DESTRUCTIVE FIRE IN MELBOURNE.
IiAMAOE“to' ,AND A-HALF MILLIONS. [Pbb Press Association,—Copyright.] MELBOURNE, November 22. Yeaterdav Flinders lane was the scene of an appalling fire, which did damage to the extent of a million and a-half. ,1;,.7' The fire originated at ah early hour. m the huge premises of Craig; Williamson; and Thomas, in Elizabeth street, between Flinders street and FUndere lane, . but tbo flames obtained suob a hold, and the conditions were so peculiarly favorable to their spread, thatthefirewashotgptuhder, control until three-fourths of the, buildings in the block bounded by Elizabeth street, Flinders street, Swanston street, and- Flinders lane, comprising the great warehouses and emporiums l of the soft goods .trade cf Victoria, had Been gutted and reduced to a mass of tottering ruins. Colossal though the disaster became, it was within an ace of more than doubling its magnitude, for had the wind, which chopped about from north-west to south-west, veered round to the west only a miracle could have saved the_mass of forty _ warehouses, and other buildings extending from the north side of Flinders lane to Collins street. As it was, the buildings fronting the north side bear in their blackened, fire-scorched, and window-broken appearance ample evidence of the narrowness of their escape. HEROIC FIREMEN. "' Measrs Craig, Williamson, and Thomas, in whole establishment the fire originated, carried on business as warehousemen, importers, and manufacturers in a sevenstoreyed building. When this huge building was well alight the heat was so intense that the fire brigades were driven out from the lane again and again. The flames leapt from building to building eastward with amazing rapidity. Wise’s auction rooms and Detmold’s premises were soon enveloped. The former, stored with furniture, burned like matchwood, sending a solid body of flame into. Finks’s building, while at the rear of Craig, Williamson, and Thomas’s the flames, extending beyond Detmold’s warehouse, seized upon a roomy six-floored building facing Flinders lane, and occupied by a number of firms, including WarretP and Strange, of Sydney ; Brooks, M'Glashan, and Haig, importers ; Grove, a steel shirt manufacturer j Rochussen Bros., merchants ; Herbert and Carter, wholesale fancy and leather goods and elastic brace manufacturers; Renfrew and Co., furnishing warehousemen; M'Beth, Makower, and Co.; J. Basaxe, umbrella manufacturer; and others. Torrents of water poured on the advancing flames failed to even check their progress, and with the rapid increase of the area of the burning mass concentrating the efforts of the firemen was out of the question. COLLAPSE OF LOFTV WALLS.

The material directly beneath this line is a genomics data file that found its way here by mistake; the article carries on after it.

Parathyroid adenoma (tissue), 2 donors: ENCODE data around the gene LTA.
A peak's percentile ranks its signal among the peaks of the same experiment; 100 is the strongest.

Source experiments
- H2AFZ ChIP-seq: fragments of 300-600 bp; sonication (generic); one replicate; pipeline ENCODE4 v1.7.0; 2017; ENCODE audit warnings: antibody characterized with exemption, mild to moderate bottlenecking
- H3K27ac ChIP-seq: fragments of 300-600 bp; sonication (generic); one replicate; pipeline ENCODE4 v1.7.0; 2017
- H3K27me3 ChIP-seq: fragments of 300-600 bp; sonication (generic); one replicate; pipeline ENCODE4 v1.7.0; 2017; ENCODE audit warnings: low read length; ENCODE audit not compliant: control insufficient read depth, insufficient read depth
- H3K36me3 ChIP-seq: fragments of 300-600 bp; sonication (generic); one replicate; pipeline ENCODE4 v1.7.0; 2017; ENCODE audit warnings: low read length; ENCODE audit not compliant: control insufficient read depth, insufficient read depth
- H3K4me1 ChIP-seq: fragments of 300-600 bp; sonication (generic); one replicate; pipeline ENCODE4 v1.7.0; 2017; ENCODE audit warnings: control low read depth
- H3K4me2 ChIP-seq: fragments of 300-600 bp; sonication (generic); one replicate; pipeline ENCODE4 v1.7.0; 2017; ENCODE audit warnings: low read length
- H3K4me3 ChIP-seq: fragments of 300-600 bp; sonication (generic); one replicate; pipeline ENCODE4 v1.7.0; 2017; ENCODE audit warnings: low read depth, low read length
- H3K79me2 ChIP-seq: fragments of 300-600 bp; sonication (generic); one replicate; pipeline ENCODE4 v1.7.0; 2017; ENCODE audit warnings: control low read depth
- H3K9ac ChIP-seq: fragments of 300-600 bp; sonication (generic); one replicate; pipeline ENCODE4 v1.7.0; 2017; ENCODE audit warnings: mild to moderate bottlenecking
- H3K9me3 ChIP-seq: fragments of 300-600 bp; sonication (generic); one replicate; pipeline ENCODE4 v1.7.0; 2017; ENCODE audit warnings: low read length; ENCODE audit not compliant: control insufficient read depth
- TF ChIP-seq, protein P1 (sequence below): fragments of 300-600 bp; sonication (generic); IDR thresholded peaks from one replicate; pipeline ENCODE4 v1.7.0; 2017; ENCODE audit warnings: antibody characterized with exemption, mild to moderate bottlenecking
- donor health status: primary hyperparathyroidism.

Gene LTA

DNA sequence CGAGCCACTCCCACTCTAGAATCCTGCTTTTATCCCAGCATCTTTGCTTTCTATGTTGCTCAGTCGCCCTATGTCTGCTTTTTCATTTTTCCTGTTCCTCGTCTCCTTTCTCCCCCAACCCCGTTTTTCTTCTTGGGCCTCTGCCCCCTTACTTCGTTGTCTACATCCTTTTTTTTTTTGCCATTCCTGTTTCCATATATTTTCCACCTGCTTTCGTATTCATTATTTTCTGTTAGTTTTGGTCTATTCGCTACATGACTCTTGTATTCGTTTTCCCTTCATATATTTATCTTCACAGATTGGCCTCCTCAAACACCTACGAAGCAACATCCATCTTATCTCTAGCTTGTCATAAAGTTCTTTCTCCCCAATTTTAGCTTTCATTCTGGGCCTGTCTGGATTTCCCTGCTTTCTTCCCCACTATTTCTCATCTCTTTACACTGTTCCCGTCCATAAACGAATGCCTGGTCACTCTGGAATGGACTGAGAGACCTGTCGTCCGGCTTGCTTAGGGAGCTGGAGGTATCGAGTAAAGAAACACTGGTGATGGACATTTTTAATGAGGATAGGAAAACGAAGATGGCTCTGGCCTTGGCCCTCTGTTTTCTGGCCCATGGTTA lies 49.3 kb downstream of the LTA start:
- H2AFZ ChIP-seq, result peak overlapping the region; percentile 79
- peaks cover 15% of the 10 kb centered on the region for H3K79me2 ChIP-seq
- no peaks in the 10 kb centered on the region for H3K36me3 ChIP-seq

Moreover, an additional element of danger was introduced by the partial collapse of the lofty walls of the establishment of Craig, Williamson, and Thomas. One section of the wall fell upon the rear portion of the Duke of Rothsay Hotel, completely wrecking it. Another section fell on Wise’s auction rooms, while the front wall appeared to threaten such danger that the firemen had to bd withdrawn from their western vantage point. . A gallant effort was made to save Finks’s building, but the changing wind again set the efforts at nought. The flames gained 'a fresh foothold, and soon from each of the eight tiers of windows in Finks’s buildings the fire E cured in .uncontrolled mastery, this eing followed by ominous sounds as the floors and the roof, fell in and the expansion of the iron girders caused the walls to creak and crack to an alarming extent. A solid wall of advancing fire extending from Flinders lane to Flinders street swept over a row of small buildings without doing much damage to them. The Mutual Store, a fine six-floored structure, over which special care was being taken to make it fire-proof, resisted the attack, though much damaged by water.